Tend-O-Bot: Machine Tending with Mobile Robots

The Tend-O-Bot demonstrator can load machine tools fully automatically.
© Fraunhofer IPK / Katharina Strohmeier
The Tend-O-Bot demonstrator can load machine tools fully automatically.

Automated machine tool set-up opens up new potentials  

The flexible linking of machines and systems promises higher machine utilization and the ability to respond efficiently to customer-specific orders. In addition to the digitalization and networking of production facilities, this requires more flexible handling and transport technology. In particular, the loading and unloading of machine tools and machining centers ties up human resources in many manufacturing companies that would be better allocated in other fields of activity. Market-ready Systems for automated machine loading  are currently only intended for use with stationary robots.

To provide the systems with additional freedom of movement, researchers at Fraunhofer IPK are investigating new approaches to combining automated guided vehicles (AGVs) and industrial robots. Within the Tend-O-Bot project, different machine tools are to be loaded with different workpieces by a mobile robot system. The setup process of the system, which has so far been carried out manually, is to be largely automated.

Fast and precise path planning matters

The AGV is equipped with a robotic arm and provides added value with its transport services. This includes a cloud-based path planning component as well as camera technology and interchangeable grippers. This system allows for machine tending with different workpieces without the need to manually program the robot for each individual job. Even when the workpiece is unfamiliar, the robot can place it correctly using its smart equipment.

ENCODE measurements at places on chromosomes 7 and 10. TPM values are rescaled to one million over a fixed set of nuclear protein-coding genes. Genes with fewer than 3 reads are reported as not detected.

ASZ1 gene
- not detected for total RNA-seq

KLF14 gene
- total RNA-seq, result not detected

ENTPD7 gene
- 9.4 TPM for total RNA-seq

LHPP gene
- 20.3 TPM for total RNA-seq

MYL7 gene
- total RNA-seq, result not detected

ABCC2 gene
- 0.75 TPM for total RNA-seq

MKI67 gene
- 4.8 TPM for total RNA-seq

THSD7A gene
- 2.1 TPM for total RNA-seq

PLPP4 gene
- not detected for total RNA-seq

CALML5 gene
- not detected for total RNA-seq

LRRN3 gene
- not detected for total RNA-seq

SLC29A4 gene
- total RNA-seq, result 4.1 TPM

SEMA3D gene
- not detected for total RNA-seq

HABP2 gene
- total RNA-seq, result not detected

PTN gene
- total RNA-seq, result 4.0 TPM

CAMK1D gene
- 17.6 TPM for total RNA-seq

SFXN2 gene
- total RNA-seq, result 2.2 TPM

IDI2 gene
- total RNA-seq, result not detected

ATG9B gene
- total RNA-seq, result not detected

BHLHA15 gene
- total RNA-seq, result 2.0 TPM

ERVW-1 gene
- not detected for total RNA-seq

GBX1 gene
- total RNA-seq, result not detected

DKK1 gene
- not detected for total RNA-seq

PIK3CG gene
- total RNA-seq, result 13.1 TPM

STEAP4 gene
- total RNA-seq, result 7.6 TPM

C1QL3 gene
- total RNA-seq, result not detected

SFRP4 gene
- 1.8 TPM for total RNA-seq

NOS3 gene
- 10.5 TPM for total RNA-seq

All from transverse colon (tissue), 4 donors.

While being transported, the workpieces can be measured by the cameras and the path planning for the target machine can be prepared. The trajectory planning depends on the actual positioning of the AGV in front of the machine, as well as on the specific internal space and the fixtures inside the machine. A combination of 2D and 3D camera technology is used to locate the AGV relative to the machine and measure the machine’s interior.

In order to keep the capacity requirements of the on-board computing unit low, the calculation of the robot movements is outsourced. It takes place on powerful computing units such as edge clouds. Due to the centralized structure of the robot controller, several units can be operated simultaneously and the path planning and fleet management for the AGVs can also be outsourced. The trajectory planning for the robot arm can allow different accuracy tolerances between different events. This allows the robot to reorient itself while the AGV is still moving. As the robot approaches the target point, accuracy requirements increase. The tolerances are reduced and the positioning of the robot is refined.

Funding Notice

This project is funded within the framework of the internal programs of the Fraunhofer-Gesellschaft.